Bounding approximations is a fantastic tool to solve some of the hardest GMAT numeric series questions.

First, an example :

**Let x = 1/90 + 1/91 + 1/92 + 1/93 + 1/94 + 1/95 + 1/96 + 1/98 + 1/99 + 1/100, then which of the following is true of x?**

**A. 0.9 < x < 0.1**

**B. 0.1 < x < 0.12**

**C. x > 0.13**

**D. x < 0.05**

**E. x > 0. 15**

Hmm, where to start?

Notice, the terms seems to be bounded by 1/90 and 1/100

1/91 is greater than 1/100 but less than 1/90

1/92 is greater than 1/100 but less than 1/90

1/93 is greater than 1/100 but less than 1/90

…. 1/99 is greater than 1/100 but less than 1/90

Interesting!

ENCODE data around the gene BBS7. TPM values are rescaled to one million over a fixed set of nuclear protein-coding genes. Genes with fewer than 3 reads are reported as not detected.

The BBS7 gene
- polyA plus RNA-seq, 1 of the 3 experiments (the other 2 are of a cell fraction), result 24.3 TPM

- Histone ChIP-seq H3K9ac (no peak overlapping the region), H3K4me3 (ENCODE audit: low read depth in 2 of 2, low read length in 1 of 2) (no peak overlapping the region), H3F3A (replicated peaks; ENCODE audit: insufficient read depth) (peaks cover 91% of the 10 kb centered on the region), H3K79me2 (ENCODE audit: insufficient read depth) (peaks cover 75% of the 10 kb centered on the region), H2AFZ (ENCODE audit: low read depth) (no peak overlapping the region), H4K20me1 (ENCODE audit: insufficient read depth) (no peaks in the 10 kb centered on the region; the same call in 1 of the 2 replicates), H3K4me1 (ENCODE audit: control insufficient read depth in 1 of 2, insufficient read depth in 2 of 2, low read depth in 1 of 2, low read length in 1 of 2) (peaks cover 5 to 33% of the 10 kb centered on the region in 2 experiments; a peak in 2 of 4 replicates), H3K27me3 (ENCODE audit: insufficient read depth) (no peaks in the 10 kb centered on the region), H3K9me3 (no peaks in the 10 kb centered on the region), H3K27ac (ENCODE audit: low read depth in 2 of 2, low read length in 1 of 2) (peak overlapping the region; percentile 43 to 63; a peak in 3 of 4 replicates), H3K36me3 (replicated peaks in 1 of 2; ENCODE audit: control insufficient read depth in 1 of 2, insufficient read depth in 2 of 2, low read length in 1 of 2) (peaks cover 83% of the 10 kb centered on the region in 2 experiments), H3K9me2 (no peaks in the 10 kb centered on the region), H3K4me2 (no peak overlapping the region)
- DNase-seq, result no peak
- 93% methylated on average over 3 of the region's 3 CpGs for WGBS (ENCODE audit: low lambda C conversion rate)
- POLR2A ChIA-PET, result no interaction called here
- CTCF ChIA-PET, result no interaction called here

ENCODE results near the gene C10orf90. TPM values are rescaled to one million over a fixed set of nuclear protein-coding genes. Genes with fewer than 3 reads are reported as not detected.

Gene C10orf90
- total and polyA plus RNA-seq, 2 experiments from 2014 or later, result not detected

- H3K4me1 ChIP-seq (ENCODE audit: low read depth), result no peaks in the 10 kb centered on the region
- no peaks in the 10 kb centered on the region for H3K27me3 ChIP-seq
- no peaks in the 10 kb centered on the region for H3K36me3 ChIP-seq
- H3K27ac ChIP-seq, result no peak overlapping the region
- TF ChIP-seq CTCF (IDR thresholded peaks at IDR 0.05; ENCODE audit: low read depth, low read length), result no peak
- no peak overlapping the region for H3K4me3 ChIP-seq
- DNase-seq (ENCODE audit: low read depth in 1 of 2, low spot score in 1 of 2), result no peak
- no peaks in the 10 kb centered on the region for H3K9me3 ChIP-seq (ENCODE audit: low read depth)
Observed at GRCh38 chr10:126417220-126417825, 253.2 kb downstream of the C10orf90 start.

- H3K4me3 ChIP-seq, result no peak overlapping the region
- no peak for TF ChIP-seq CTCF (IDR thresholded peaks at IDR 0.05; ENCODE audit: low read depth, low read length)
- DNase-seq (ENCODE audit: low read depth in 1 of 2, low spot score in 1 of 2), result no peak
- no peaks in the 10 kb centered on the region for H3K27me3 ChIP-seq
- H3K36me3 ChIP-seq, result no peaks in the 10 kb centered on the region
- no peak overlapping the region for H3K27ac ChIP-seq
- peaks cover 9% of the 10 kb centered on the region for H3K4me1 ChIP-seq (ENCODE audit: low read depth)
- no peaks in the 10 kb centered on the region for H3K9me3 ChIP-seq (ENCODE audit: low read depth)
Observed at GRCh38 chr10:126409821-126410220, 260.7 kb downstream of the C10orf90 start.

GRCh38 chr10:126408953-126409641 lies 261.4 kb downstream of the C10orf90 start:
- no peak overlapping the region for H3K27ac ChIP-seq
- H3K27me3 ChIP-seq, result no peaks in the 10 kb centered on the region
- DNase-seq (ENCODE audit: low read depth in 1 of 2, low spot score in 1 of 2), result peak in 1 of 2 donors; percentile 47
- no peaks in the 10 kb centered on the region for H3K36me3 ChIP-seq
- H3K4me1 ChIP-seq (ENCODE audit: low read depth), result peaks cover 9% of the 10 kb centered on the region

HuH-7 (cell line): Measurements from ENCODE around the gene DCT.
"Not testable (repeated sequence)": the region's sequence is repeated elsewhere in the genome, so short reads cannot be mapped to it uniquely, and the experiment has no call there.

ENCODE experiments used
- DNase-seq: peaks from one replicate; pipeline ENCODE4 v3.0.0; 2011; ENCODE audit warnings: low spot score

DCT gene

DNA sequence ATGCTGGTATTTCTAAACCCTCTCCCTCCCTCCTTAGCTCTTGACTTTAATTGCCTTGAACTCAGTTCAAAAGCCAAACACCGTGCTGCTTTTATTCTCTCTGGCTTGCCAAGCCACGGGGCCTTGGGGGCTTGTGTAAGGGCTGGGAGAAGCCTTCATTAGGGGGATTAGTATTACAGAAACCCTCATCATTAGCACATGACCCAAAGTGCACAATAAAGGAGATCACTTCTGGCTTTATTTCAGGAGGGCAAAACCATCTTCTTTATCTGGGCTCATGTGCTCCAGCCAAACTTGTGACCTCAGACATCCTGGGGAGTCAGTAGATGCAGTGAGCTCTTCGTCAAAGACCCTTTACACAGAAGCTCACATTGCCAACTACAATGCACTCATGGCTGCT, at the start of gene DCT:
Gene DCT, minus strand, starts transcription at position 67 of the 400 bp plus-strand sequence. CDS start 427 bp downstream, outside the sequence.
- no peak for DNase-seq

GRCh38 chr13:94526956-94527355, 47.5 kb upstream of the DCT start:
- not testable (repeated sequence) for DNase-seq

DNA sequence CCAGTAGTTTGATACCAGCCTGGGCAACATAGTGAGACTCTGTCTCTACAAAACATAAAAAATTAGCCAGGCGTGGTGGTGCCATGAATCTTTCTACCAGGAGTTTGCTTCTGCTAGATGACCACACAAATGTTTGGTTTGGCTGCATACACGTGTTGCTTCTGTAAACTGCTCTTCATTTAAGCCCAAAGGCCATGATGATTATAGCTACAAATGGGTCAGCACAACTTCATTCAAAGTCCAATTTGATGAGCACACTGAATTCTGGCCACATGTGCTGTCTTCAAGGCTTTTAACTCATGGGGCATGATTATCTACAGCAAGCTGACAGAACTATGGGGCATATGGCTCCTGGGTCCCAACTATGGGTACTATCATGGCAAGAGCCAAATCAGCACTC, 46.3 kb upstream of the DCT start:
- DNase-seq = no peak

Hence, it is fair to say

1/90 + 1/91 + 1/92 + 1/93 + 1/94 + 1/95 + 1/96 + 1/98 + 1/99 + 1/100 is less than 1/90 + 1/90 + 1/90 + 1/90 + 1/90 + 1/90 + 1/90 + 1/90 + 1/90 + 1/90 (notice how each term in the second series is less than each term of the first series save for 1/90 which is the same as the first term)

**So, 1/90 + 1/91 + 1/92 + 1/93 + 1/94 + 1/95 + 1/96 + 1/98 + 1/99 + 1/100 < 10 x (1/90) = 1/9 = 0.1111**

**So, x < 0.111**

**Similarly, 1/90 + 1/91 + 1/92 + 1/93 + 1/94 + 1/95 + 1/96 + 1/98 + 1/99 + 1/100 > 1/100 + 1/100 + 1/100 + 1/100 + 1/100 + 1/100 + 1/100 + 1/100 + 1/100 + 1/100**

Hence, x > 10 (1/100) = 0.1

**So 0.1 < x < 0.111**

The only option that fits this is **(B)**. Elegant solution, isn’t it J

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